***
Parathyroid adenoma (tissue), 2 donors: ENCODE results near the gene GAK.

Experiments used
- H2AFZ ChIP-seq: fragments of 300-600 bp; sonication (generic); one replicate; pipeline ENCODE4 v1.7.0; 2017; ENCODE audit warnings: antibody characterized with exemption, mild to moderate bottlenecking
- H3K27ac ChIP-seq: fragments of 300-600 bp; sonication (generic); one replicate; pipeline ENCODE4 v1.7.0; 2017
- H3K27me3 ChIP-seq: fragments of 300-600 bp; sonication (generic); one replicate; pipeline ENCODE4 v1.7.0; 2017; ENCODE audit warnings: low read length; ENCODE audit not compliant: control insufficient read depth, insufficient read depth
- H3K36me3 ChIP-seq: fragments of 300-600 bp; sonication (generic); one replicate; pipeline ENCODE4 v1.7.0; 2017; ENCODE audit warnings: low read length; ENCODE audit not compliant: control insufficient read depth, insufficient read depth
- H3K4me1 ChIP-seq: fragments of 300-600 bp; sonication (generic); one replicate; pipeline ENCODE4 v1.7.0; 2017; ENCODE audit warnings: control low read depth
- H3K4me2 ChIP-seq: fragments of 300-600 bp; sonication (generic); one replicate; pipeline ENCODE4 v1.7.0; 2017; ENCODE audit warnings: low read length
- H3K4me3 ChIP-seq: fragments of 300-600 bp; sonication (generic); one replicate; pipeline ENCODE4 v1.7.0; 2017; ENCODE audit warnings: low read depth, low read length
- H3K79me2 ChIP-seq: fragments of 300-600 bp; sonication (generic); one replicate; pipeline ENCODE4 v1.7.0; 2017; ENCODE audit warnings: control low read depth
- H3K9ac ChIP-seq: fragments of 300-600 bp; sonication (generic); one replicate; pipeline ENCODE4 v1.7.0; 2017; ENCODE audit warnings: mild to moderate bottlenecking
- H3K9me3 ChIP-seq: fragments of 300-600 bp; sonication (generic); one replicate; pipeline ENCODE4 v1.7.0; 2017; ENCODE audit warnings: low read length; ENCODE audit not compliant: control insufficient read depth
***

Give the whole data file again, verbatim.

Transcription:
Parathyroid adenoma (tissue), 2 donors: ENCODE results near the gene GAK.

Experiments used
- H2AFZ ChIP-seq: fragments of 300-600 bp; sonication (generic); one replicate; pipeline ENCODE4 v1.7.0; 2017; ENCODE audit warnings: antibody characterized with exemption, mild to moderate bottlenecking
- H3K27ac ChIP-seq: fragments of 300-600 bp; sonication (generic); one replicate; pipeline ENCODE4 v1.7.0; 2017
- H3K27me3 ChIP-seq: fragments of 300-600 bp; sonication (generic); one replicate; pipeline ENCODE4 v1.7.0; 2017; ENCODE audit warnings: low read length; ENCODE audit not compliant: control insufficient read depth, insufficient read depth
- H3K36me3 ChIP-seq: fragments of 300-600 bp; sonication (generic); one replicate; pipeline ENCODE4 v1.7.0; 2017; ENCODE audit warnings: low read length; ENCODE audit not compliant: control insufficient read depth, insufficient read depth
- H3K4me1 ChIP-seq: fragments of 300-600 bp; sonication (generic); one replicate; pipeline ENCODE4 v1.7.0; 2017; ENCODE audit warnings: control low read depth
- H3K4me2 ChIP-seq: fragments of 300-600 bp; sonication (generic); one replicate; pipeline ENCODE4 v1.7.0; 2017; ENCODE audit warnings: low read length
- H3K4me3 ChIP-seq: fragments of 300-600 bp; sonication (generic); one replicate; pipeline ENCODE4 v1.7.0; 2017; ENCODE audit warnings: low read depth, low read length
- H3K79me2 ChIP-seq: fragments of 300-600 bp; sonication (generic); one replicate; pipeline ENCODE4 v1.7.0; 2017; ENCODE audit warnings: control low read depth
- H3K9ac ChIP-seq: fragments of 300-600 bp; sonication (generic); one replicate; pipeline ENCODE4 v1.7.0; 2017; ENCODE audit warnings: mild to moderate bottlenecking
- H3K9me3 ChIP-seq: fragments of 300-600 bp; sonication (generic); one replicate; pipeline ENCODE4 v1.7.0; 2017; ENCODE audit warnings: low read length; ENCODE audit not compliant: control insufficient read depth